[R] What are the pros and cons of the log.p parameter in (p|q)norm and similar?
matthias-gondan
m@tth|@@-gond@n @end|ng |rom gmx@de
Wed Aug 4 14:08:05 CEST 2021
Response to 1You need the log version e.g. in maximum likelihood, otherwise the product of the densities and probabilities can become very small.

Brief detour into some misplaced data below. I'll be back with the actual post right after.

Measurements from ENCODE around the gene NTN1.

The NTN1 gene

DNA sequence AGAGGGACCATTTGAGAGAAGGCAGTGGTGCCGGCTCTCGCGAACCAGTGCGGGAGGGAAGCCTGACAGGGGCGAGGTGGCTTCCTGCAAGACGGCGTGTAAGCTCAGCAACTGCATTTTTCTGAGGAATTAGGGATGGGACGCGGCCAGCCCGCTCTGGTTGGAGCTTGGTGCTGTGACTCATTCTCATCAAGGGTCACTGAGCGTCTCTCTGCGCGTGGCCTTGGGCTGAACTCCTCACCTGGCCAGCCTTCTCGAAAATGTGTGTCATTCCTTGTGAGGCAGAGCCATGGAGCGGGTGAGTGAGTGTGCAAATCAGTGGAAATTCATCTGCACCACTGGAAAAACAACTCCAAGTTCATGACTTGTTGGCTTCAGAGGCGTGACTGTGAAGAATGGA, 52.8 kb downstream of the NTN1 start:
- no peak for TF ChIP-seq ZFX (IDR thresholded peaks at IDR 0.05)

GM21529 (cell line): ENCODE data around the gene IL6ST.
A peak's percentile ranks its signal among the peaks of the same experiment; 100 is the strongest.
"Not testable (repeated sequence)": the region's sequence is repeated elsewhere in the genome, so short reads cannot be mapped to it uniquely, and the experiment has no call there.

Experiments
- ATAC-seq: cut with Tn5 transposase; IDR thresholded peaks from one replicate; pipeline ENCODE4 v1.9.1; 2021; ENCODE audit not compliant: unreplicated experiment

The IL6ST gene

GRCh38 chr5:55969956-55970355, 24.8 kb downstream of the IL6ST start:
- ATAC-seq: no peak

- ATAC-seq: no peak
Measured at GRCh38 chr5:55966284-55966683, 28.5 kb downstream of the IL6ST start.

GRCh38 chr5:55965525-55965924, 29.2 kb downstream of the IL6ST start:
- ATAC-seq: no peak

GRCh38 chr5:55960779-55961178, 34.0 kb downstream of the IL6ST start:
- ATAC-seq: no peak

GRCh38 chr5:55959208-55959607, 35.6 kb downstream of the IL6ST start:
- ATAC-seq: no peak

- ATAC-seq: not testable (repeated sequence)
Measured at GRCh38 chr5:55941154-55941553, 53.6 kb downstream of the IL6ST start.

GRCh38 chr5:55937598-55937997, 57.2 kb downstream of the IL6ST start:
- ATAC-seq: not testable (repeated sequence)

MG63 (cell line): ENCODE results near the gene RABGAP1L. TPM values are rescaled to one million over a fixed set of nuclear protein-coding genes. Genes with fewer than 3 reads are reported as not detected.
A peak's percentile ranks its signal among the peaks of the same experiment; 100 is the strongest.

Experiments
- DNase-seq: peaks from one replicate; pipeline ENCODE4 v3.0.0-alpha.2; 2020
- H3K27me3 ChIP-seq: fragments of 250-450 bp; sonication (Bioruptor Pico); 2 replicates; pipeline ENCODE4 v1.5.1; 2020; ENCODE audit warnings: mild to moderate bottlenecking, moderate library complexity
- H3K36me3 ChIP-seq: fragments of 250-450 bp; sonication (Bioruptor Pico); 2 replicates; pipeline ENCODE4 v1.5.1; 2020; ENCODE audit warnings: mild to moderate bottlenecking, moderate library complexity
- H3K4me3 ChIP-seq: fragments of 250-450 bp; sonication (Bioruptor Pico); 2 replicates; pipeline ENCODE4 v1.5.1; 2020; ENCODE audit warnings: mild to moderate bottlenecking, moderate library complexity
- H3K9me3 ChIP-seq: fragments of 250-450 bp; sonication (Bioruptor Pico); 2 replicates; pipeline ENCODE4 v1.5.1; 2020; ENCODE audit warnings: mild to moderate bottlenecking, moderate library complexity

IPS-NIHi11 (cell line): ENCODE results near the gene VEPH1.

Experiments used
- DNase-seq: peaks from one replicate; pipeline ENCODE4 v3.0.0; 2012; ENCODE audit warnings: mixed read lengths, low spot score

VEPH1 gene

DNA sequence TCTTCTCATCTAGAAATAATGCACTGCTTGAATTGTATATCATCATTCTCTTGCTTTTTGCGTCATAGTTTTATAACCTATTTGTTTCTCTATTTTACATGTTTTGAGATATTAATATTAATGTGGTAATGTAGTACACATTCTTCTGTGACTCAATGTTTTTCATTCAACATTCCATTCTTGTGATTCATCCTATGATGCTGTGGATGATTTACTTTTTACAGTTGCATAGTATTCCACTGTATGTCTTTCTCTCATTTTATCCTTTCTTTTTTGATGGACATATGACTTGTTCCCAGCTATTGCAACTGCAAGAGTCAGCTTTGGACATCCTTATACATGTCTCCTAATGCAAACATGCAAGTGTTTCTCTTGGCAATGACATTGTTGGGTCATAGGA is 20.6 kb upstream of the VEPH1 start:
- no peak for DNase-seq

-------- Ursprüngliche Nachricht --------Von: r-help-request using r-project.org Datum: 04.08.21 12:01 (GMT+01:00) An: r-help using r-project.org Betreff: R-help Digest, Vol 222, Issue 4 Send R-help mailing list submissions to r-help using r-project.orgTo subscribe or unsubscribe via the World Wide Web, visit https://stat.ethz.ch/mailman/listinfo/r-helpor, via email, send a message with subject or body 'help' to r-help-request using r-project.orgYou can reach the person managing the list at r-help-owner using r-project.orgWhen replying, please edit your Subject line so it is more specificthan "Re: Contents of R-help digest..."Today's Topics: 1. What are the pros and cons of the log.p parameter in (p|q)norm and similar? (Michael Dewey) 2. Help with package EasyPubmed (bharat rawlley) 3. Re: Help with package EasyPubmed (bharat rawlley) 4. Re: What are the pros and cons of the log.p parameter in (p|q)norm and similar? (Duncan Murdoch) 5. Re: What are the pros and cons of the log.p parameter in (p|q)norm and similar? (Bill Dunlap) 6. Creating a log-transformed histogram of multiclass data (Tom Woolman) 7. Re: Creating a log-transformed histogram of multiclass data (Tom Woolman)----------------------------------------------------------------------Message: 1Date: Tue, 3 Aug 2021 17:20:12 +0100From: Michael Dewey <lists using dewey.myzen.co.uk>To: "r-help using r-project.org" <r-help using r-project.org>Subject: [R] What are the pros and cons of the log.p parameter in (p|q)norm and similar?Message-ID: <e17bdaaa-7945-4f37-ee69-941eb8270f16 using dewey.myzen.co.uk>Content-Type: text/plain; charset="utf-8"; Format="flowed"Short versionApart from the ability to work with values of p too small to be of much practical use what are the advantages and disadvantages of setting this to TRUE?Longer versionI am contemplating upgrading various functions in one of my packages to use this and as far as I can see it would only have the advantage of allowing people to use very small p-values but before I go ahead have I missed anything? I am most concerned with negatives but if there is any other advantage I would mention that in the vignette. I am not concerned about speed or the extra effort in coding and expanding the documentation.-- Michaelhttp://www.dewey.myzen.co.uk/home.html------------------------------Message: 2Date: Tue, 3 Aug 2021 18:20:52 +0000 (UTC)From: bharat rawlley <bharat_m_all using yahoo.co.in>To: R-help Mailing List <r-help using r-project.org>Subject: [R] Help with package EasyPubmedMessage-ID: <1046636584.2205366.1628014852065 using mail.yahoo.com>Content-Type: text/plain; charset="utf-8"Hello, When I try to run the following code using the package Easypubmed, I get a null result - > batch_pubmed_download(query_7)NULL#query_7 <- "Cardiology AND randomizedcontrolledtrial[Filter] AND 2011[PDAT]"However, the exact same search string yields 668 results on Pubmed. I am unable to figure out why this is happening. If I use the search string "Cardiology AND 2011[PDAT]" then it works just fine. Any help would be greatly appreciatedThank you! [[alternative HTML version deleted]]------------------------------Message: 3Date: Tue, 3 Aug 2021 18:26:40 +0000 (UTC)From: bharat rawlley <bharat_m_all using yahoo.co.in>To: R-help Mailing List <r-help using r-project.org>Subject: Re: [R] Help with package EasyPubmedMessage-ID: <712126143.2207911.1628015200446 using mail.yahoo.com>Content-Type: text/plain; charset="utf-8" Okay, the following search string resolved my issue - "Cardiology AND randomized controlled trial[Publication type] AND 2011[PDAT]"Thank you! On Tuesday, 3 August, 2021, 02:21:38 pm GMT-4, bharat rawlley via R-help <r-help using r-project.org> wrote: Hello, When I try to run the following code using the package Easypubmed, I get a null result - > batch_pubmed_download(query_7)NULL#query_7 <- "Cardiology AND randomizedcontrolledtrial[Filter] AND 2011[PDAT]"However, the exact same search string yields 668 results on Pubmed. I am unable to figure out why this is happening. If I use the search string "Cardiology AND 2011[PDAT]" then it works just fine. Any help would be greatly appreciatedThank you! [[alternative HTML version deleted]]______________________________________________R-help using r-project.org mailing list -- To UNSUBSCRIBE and more, seehttps://stat.ethz.ch/mailman/listinfo/r-helpPLEASE do read the posting guide http://www.R-project.org/posting-guide.htmland provide commented, minimal, self-contained, reproducible code. [[alternative HTML version deleted]]------------------------------Message: 4Date: Tue, 3 Aug 2021 14:53:28 -0400From: Duncan Murdoch <murdoch.duncan using gmail.com>To: Michael Dewey <lists using dewey.myzen.co.uk>, "r-help using r-project.org" <r-help using r-project.org>Subject: Re: [R] What are the pros and cons of the log.p parameter in (p|q)norm and similar?Message-ID: <c15f610b-7a16-9d84-884c-54cc170bbad8 using gmail.com>Content-Type: text/plain; charset="utf-8"; Format="flowed"On 03/08/2021 12:20 p.m., Michael Dewey wrote:> Short version> > Apart from the ability to work with values of p too small to be of much> practical use what are the advantages and disadvantages of setting this> to TRUE?> > Longer version> > I am contemplating upgrading various functions in one of my packages to> use this and as far as I can see it would only have the advantage of> allowing people to use very small p-values but before I go ahead have I> missed anything? I am most concerned with negatives but if there is any> other advantage I would mention that in the vignette. I am not concerned> about speed or the extra effort in coding and expanding the documentation.> These are often needed in likelihood problems. In just about any problem where the normal density shows up in the likelihood, you're better off working with the log likelihood and setting log = TRUE in dnorm, because sometimes you want to evaluate the likelihood very far from its mode.The same sort of thing happens with pnorm for similar reasons. Some likelihoods involve normal integrals and will need it.I can't think of an example for qnorm off the top of my head, but I imagine there are some: maybe involving simulation way out in the tails.The main negative about using logs is that they aren't always needed.Duncan Murdoch------------------------------Message: 5Date: Tue, 3 Aug 2021 13:24:08 -0700From: Bill Dunlap <williamwdunlap using gmail.com>To: Duncan Murdoch <murdoch.duncan using gmail.com>Cc: Michael Dewey <lists using dewey.myzen.co.uk>, "r-help using r-project.org" <r-help using r-project.org>Subject: Re: [R] What are the pros and cons of the log.p parameter in (p|q)norm and similar?Message-ID: <CAHqSRuSBQyuyJ5a9YrHk3BHXPn5UmbxQ54bKhAU3G6yroCnG4A using mail.gmail.com>Content-Type: text/plain; charset="utf-8"In maximum likelihood problems, even when the individual density values arefairly far from zero, their product may underflow to zero. Optimizers haveproblems when there is a large flat area. > q <- runif(n=1000, -0.1, +0.1) > prod(dnorm(q)) [1] 0 > sum(dnorm(q, log=TRUE)) [1] -920.6556A more minor advantage for some probability-related functions is speed.E.g., dnorm(log=TRUE,...) does not need to evaluate exp(). > q <- runif(1e6, -10, 10) > system.time(for(i in 1:100)dnorm(q, log=FALSE)) user system elapsed 9.13 0.11 9.23 > system.time(for(i in 1:100)dnorm(q, log=TRUE)) user system elapsed 4.60 0.19 4.78 -BillOn Tue, Aug 3, 2021 at 11:53 AM Duncan Murdoch <murdoch.duncan using gmail.com>wrote:> On 03/08/2021 12:20 p.m., Michael Dewey wrote:> > Short version> >> > Apart from the ability to work with values of p too small to be of much> > practical use what are the advantages and disadvantages of setting this> > to TRUE?> >> > Longer version> >> > I am contemplating upgrading various functions in one of my packages to> > use this and as far as I can see it would only have the advantage of> > allowing people to use very small p-values but before I go ahead have I> > missed anything? I am most concerned with negatives but if there is any> > other advantage I would mention that in the vignette. I am not concerned> > about speed or the extra effort in coding and expanding the> documentation.> >>> These are often needed in likelihood problems. In just about any> problem where the normal density shows up in the likelihood, you're> better off working with the log likelihood and setting log = TRUE in> dnorm, because sometimes you want to evaluate the likelihood very far> from its mode.>> The same sort of thing happens with pnorm for similar reasons. Some> likelihoods involve normal integrals and will need it.>> I can't think of an example for qnorm off the top of my head, but I> imagine there are some: maybe involving simulation way out in the tails.>> The main negative about using logs is that they aren't always needed.>> Duncan Murdoch>> ______________________________________________> R-help using r-project.org mailing list -- To UNSUBSCRIBE and more, see> https://stat.ethz.ch/mailman/listinfo/r-help> PLEASE do read the posting guide> http://www.R-project.org/posting-guide.html> and provide commented, minimal, self-contained, reproducible code.> [[alternative HTML version deleted]]------------------------------Message: 6Date: Tue, 03 Aug 2021 18:56:08 -0400From: Tom Woolman <twoolman using ontargettek.com>To: r-help using r-project.orgSubject: [R] Creating a log-transformed histogram of multiclass dataMessage-ID: <2bc87c25f161bac1d8e5101e20bf2237 using ontargettek.com>Content-Type: text/plain; charset="us-ascii"; Format="flowed"# Resending this message since the original email was held in queue by the listserv software because of a "suspicious" subject line, and/or because of attached .png histogram chart attachments. I'm guessing that the listserv software doesn't like multiple image file attachments.Hi everyone. I'm working on a research model now that is calculating anomaly scores (RMSE values) for three distinct groups within a large dataset. The anomaly scores are a continuous data type and are quite small, ranging from approximately 1e-04 to 1-e07 across a population of approximately 1 million observations.I have all of the summary and descriptive statistics for each of the anomaly score distributions across each group label in the dataset, and I am able to create some useful histograms showing how each of the three groups is uniquely distributed across the range of scores. However, because of the large variance within the frequency of score values and the high density peaks within much of the anomaly scores, I need to use a log transformation within the histogram to show both the log frequency count of each binned observation range (y-axis) and a log transformation of the binned score values (x-axis) to be able to appropriately illustrate the distributions within the data and make it more readily understandable.Fortunately, ggplot2 is really useful for creating some really attractive dual-axis log transformed histograms.However, I cannot figure out a way to create the log transformed histograms to show each of my three groups by color within the same histogram. I would want it to look like this, BUT use a log transformation for each axis. This plot below shows the 3 groups in one histogram but uses the default normal values.For log transformed axis values, the best I can do so far is produce three separate histograms, one for each group.Below is sample R code to illustrate my problem with a randomly-generated example dataset and the ggplot2 approaches that I have taken so far:# Sample R code below:library(ggplot2)library(dplyr)library(hrbrthemes)# I created some simple random sample data to produce an example dataset.# This produces an example dataframe called d, which contains a class label IV of either A, B or C for each observation. The target variable is the anomaly_score continuous value for each observation.# There are 300 rows of dummy data in this dataframe.DV_score_generator = round(runif(300,0.001,0.999), 3)d <- data.frame( label = sample( LETTERS[1:3], 300, replace=TRUE, prob=c(0.65, 0.30, 0.05) ), anomaly_score = DV_score_generator)# First, I use ggplot to create the normal distribution histogram that shows all 3 groups on the same plot, by color.# Please note that with this small set of randomized sample data it doesn't appear to be necessary to use an x and y-axis log transformation to show the distribution patterns, but it does becomes an issue with my vastly larger and more complex score values in the DV of the actual data.p <- d %>%ggplot( aes(x=anomaly_score, fill=label)) +geom_histogram( color="#e9ecef", alpha=0.6, position = 'identity') +scale_fill_manual(values=c("#69b3a2", "blue", "#404080")) +theme_ipsum() +labs(fill="")p# Produces a normal multiclass histogram.# Now produce a series of x and y-axis log-transformed histograms, producing one histogram for each distinct label class in the dataset:# Group A, log transformedggplot(group_a, aes(x = anomaly_score)) + geom_histogram(aes(y = ..count..), binwidth = 0.05, colour = "darkgoldenrod1", fill = "darkgoldenrod2") + scale_x_continuous(name = "Log-scale Anomaly Score", trans="log2") + scale_y_continuous(trans="log2", name="Log-transformed Frequency Counts") + ggtitle("Transformed Anomaly Scores - Group A Only")# Group A transformed histogram is produced here.# Group B, log transformed ggplot(group_b, aes(x = anomaly_score)) + geom_histogram(aes(y = ..count..), binwidth = 0.05, colour = "green", fill = "darkgreen") + scale_x_continuous(name = "Log-scale Anomaly Score", trans="log2") + scale_y_continuous(trans="log2", name="Log-transformed Frequency Counts") + ggtitle("Transformed Anomaly Scores - Group B Only")# Group B transformed histogram is produced here.# Group C, log transformed ggplot(group_c, aes(x = anomaly_score)) + geom_histogram(aes(y = ..count..), binwidth = 0.05, colour = "red", fill = "darkred") + scale_x_continuous(name = "Log-scale Anomaly Score", trans="log2") + scale_y_continuous(trans="log2", name="Log-transformed Frequency Counts") + ggtitle("Transformed Anomaly Scores - Group C Only")# Group C transformed histogram is produced here.# End.Thanks in advance, everyone!- TomThomas A. Woolman, PhD Candidate (Indiana State University), MBA, MS, MSOn Target Technologies, Inc.Virginia, USA------------------------------Message: 7Date: Tue, 03 Aug 2021 19:04:29 -0400From: Tom Woolman <twoolman using ontargettek.com>To: r-help using r-project.orgSubject: Re: [R] Creating a log-transformed histogram of multiclass dataMessage-ID: <ba170db0581b2b7f5c79448355685e92 using ontargettek.com>Content-Type: text/plain; charset="us-ascii"; Format="flowed"Apologies, I left out 3 critical lines of code after the randomized sample dataframe is created:group_a <- d[ which(d$label =='A'), ]group_b <- d[ which(d$label =='B'), ]group_c <- d[ which(d$label =='C'), ]On 2021-08-03 18:56, Tom Woolman wrote:> # Resending this message since the original email was held in queue by> the listserv software because of a "suspicious" subject line, and/or> because of attached .png histogram chart attachments. I'm guessing> that the listserv software doesn't like multiple image file> attachments.> > > Hi everyone. I'm working on a research model now that is calculating> anomaly scores (RMSE values) for three distinct groups within a large> dataset. The anomaly scores are a continuous data type and are quite> small, ranging from approximately 1e-04 to 1-e07 across a population> of approximately 1 million observations.> > I have all of the summary and descriptive statistics for each of the> anomaly score distributions across each group label in the dataset,> and I am able to create some useful histograms showing how each of the> three groups is uniquely distributed across the range of scores.> However, because of the large variance within the frequency of score> values and the high density peaks within much of the anomaly scores, I> need to use a log transformation within the histogram to show both the> log frequency count of each binned observation range (y-axis) and a> log transformation of the binned score values (x-axis) to be able to> appropriately illustrate the distributions within the data and make it> more readily understandable.> > Fortunately, ggplot2 is really useful for creating some really> attractive dual-axis log transformed histograms.> > However, I cannot figure out a way to create the log transformed> histograms to show each of my three groups by color within the same> histogram. I would want it to look like this, BUT use a log> transformation for each axis. This plot below shows the 3 groups in> one histogram but uses the default normal values.> > For log transformed axis values, the best I can do so far is produce> three separate histograms, one for each group.> > > > Below is sample R code to illustrate my problem with a> randomly-generated example dataset and the ggplot2 approaches that I> have taken so far:> > # Sample R code below:> > library(ggplot2)> library(dplyr)> library(hrbrthemes)> > # I created some simple random sample data to produce an example > dataset.> # This produces an example dataframe called d, which contains a class> label IV of either A, B or C for each observation. The target variable> is the anomaly_score continuous value for each observation.> # There are 300 rows of dummy data in this dataframe.> > DV_score_generator = round(runif(300,0.001,0.999), 3)> d <- data.frame( label = sample( LETTERS[1:3], 300, replace=TRUE,> prob=c(0.65, 0.30, 0.05) ), anomaly_score = DV_score_generator)> > # First, I use ggplot to create the normal distribution histogram that> shows all 3 groups on the same plot, by color.> # Please note that with this small set of randomized sample data it> doesn't appear to be necessary to use an x and y-axis log> transformation to show the distribution patterns, but it does becomes> an issue with my vastly larger and more complex score values in the DV> of the actual data.> > p <- d %>%> ggplot( aes(x=anomaly_score, fill=label)) +> geom_histogram( color="#e9ecef", alpha=0.6, position = 'identity') +> scale_fill_manual(values=c("#69b3a2", "blue", "#404080")) +> theme_ipsum() +> labs(fill="")> > p> > # Produces a normal multiclass histogram.> > > > # Now produce a series of x and y-axis log-transformed histograms,> producing one histogram for each distinct label class in the dataset:> > > # Group A, log transformed> > ggplot(group_a, aes(x = anomaly_score)) +> geom_histogram(aes(y = ..count..), binwidth = 0.05,> colour = "darkgoldenrod1", fill = "darkgoldenrod2") +> scale_x_continuous(name = "Log-scale Anomaly Score", trans="log2") > +> scale_y_continuous(trans="log2", name="Log-transformed Frequency > Counts") +> ggtitle("Transformed Anomaly Scores - Group A Only")> > > # Group A transformed histogram is produced here.> > > > # Group B, log transformed> > ggplot(group_b, aes(x = anomaly_score)) +> geom_histogram(aes(y = ..count..), binwidth = 0.05,> colour = "green", fill = "darkgreen") +> scale_x_continuous(name = "Log-scale Anomaly Score", trans="log2") > +> scale_y_continuous(trans="log2", name="Log-transformed Frequency > Counts") +> ggtitle("Transformed Anomaly Scores - Group B Only")> > # Group B transformed histogram is produced here.> > > > # Group C, log transformed> > ggplot(group_c, aes(x = anomaly_score)) +> geom_histogram(aes(y = ..count..), binwidth = 0.05,> colour = "red", fill = "darkred") +> scale_x_continuous(name = "Log-scale Anomaly Score", trans="log2") > +> scale_y_continuous(trans="log2", name="Log-transformed Frequency > Counts") +> ggtitle("Transformed Anomaly Scores - Group C Only")> > # Group C transformed histogram is produced here.> > > # End.> > > > Thanks in advance, everyone!> > > - Tom> > > Thomas A. Woolman, PhD Candidate (Indiana State University), MBA, MS, > MS> On Target Technologies, Inc.> Virginia, USA> > ______________________________________________> R-help using r-project.org mailing list -- To UNSUBSCRIBE and more, see> https://stat.ethz.ch/mailman/listinfo/r-help> PLEASE do read the posting guide > http://www.R-project.org/posting-guide.html> and provide commented, minimal, self-contained, reproducible code.------------------------------Subject: Digest Footer_______________________________________________R-help using r-project.org mailing listhttps://stat.ethz.ch/mailman/listinfo/r-helpPLEASE do read the posting guide http://www.R-project.org/posting-guide.htmland provide commented, minimal, self-contained, reproducible code.------------------------------End of R-help Digest, Vol 222, Issue 4**************************************